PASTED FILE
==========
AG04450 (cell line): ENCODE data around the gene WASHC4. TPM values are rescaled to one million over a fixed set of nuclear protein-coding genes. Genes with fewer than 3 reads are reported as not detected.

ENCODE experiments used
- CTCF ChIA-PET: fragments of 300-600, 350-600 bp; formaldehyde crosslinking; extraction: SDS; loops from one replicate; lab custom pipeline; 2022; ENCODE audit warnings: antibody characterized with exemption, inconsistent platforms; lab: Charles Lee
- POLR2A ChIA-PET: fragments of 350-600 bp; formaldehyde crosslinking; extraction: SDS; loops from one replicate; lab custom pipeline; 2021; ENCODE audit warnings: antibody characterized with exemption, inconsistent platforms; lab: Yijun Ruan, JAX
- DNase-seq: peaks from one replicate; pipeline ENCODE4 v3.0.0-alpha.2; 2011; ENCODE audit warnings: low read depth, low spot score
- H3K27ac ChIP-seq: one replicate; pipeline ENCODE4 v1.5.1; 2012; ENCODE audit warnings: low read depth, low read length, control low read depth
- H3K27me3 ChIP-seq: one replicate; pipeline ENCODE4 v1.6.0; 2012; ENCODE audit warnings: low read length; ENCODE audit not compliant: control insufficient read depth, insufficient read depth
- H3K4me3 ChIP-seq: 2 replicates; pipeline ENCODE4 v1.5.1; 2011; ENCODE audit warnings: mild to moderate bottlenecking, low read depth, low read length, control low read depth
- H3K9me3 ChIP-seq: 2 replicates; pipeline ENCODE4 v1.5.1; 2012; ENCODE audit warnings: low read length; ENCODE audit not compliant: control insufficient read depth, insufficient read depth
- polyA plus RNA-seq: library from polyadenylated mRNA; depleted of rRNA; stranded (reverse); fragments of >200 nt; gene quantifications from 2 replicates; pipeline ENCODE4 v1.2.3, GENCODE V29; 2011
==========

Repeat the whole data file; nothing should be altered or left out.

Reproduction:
AG04450 (cell line): ENCODE data around the gene WASHC4. TPM values are rescaled to one million over a fixed set of nuclear protein-coding genes. Genes with fewer than 3 reads are reported as not detected.

ENCODE experiments used
- CTCF ChIA-PET: fragments of 300-600, 350-600 bp; formaldehyde crosslinking; extraction: SDS; loops from one replicate; lab custom pipeline; 2022; ENCODE audit warnings: antibody characterized with exemption, inconsistent platforms; lab: Charles Lee
- POLR2A ChIA-PET: fragments of 350-600 bp; formaldehyde crosslinking; extraction: SDS; loops from one replicate; lab custom pipeline; 2021; ENCODE audit warnings: antibody characterized with exemption, inconsistent platforms; lab: Yijun Ruan, JAX
- DNase-seq: peaks from one replicate; pipeline ENCODE4 v3.0.0-alpha.2; 2011; ENCODE audit warnings: low read depth, low spot score
- H3K27ac ChIP-seq: one replicate; pipeline ENCODE4 v1.5.1; 2012; ENCODE audit warnings: low read depth, low read length, control low read depth
- H3K27me3 ChIP-seq: one replicate; pipeline ENCODE4 v1.6.0; 2012; ENCODE audit warnings: low read length; ENCODE audit not compliant: control insufficient read depth, insufficient read depth
- H3K4me3 ChIP-seq: 2 replicates; pipeline ENCODE4 v1.5.1; 2011; ENCODE audit warnings: mild to moderate bottlenecking, low read depth, low read length, control low read depth
- H3K9me3 ChIP-seq: 2 replicates; pipeline ENCODE4 v1.5.1; 2012; ENCODE audit warnings: low read length; ENCODE audit not compliant: control insufficient read depth, insufficient read depth
- polyA plus RNA-seq: library from polyadenylated mRNA; depleted of rRNA; stranded (reverse); fragments of >200 nt; gene quantifications from 2 replicates; pipeline ENCODE4 v1.2.3, GENCODE V29; 2011